“The new waveguide that JBL designed for the M2s is a big part of that consistency,” said Chris Hansen, Director of Recording and Content Creation for Harman Professional Solutions. “It was designed to work with the new D2 Compression Driver, also designed for the M2. Because of the new high frequency driver and the waveguide, the M2’s have a much wider sound-stage than other monitors. Listeners can move up to 60 degrees off axis and still get the same frequency response as center. This technology has filtered down the range, and is a big part of the reason for the sonic consistency.”
“The D2 Compression Driver JBL have engineered for the M2 is astonishingly good,” said Dr. Paul Doornbusch, Associate Dean of Collart. “We’re all hearing better mid-range and more transparency in the high-end. To my ear, the M2s sound just as good as my personal reference, the legendary Quad ESL electrostatic loudspeakers. JBL have solved problems at the source by developing new drivers instead of retrofitting an existing design or using DSP; it’s a fundamentally better solution. The R&D that JBL have put into those loudspeakers is underreported and underappreciated. It’s a fresh approach, with smart engineering, and the results are sensational.”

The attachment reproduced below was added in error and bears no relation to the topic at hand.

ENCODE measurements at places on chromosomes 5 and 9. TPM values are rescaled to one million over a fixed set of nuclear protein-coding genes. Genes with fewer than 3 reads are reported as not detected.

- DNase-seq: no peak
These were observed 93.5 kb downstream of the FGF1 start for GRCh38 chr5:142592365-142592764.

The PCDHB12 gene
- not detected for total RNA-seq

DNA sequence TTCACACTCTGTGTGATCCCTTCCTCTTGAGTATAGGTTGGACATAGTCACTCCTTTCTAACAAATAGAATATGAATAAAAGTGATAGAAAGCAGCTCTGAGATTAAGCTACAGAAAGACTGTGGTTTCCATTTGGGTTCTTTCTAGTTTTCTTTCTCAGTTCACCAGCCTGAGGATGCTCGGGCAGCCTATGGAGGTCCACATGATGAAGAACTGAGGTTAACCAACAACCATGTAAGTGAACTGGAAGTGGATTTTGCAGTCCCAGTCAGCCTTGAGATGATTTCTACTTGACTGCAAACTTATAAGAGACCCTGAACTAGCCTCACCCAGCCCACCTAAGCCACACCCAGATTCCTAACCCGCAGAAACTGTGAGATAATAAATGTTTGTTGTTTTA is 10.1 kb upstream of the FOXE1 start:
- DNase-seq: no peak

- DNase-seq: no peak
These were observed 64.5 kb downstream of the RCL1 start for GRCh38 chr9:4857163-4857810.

JBL’s design goals for the M2 Master Reference Monitors were driven by changes in the recording and production industry that have seen audio mixing moving from purpose-built facilities into renovated and adapted spaces. The M2’s two way-design and optimized high-frequency driver were designed to deliver a ‘big monitor’ sound in compact, affordable package. The demand for mixing in new and smaller spaces is even more pronounced with video and post-production projects. As content companies like Netflix require all submissions to be in Dolby Atmos, more and more environments are being fitted with immersive mixing systems.
“This trend is driving the design flowing from the M2 Master Reference Monitors into the LSR 7 Series studio monitors,” said Hansen. “The engineers need high output to hit the Dolby SPL spec at the mix position, with even frequency response and ultra-low distortion. The waveguide design matched with new compression driver and two new woofer models used in the LSR monitors have achieved this. The woofer in the LSR708P is capable of 18 millimeters of excursion, which is why it can reproduce frequencies down to 30 Hz, delivering 85 dB SPL at five meters with 20 dB of headroom.”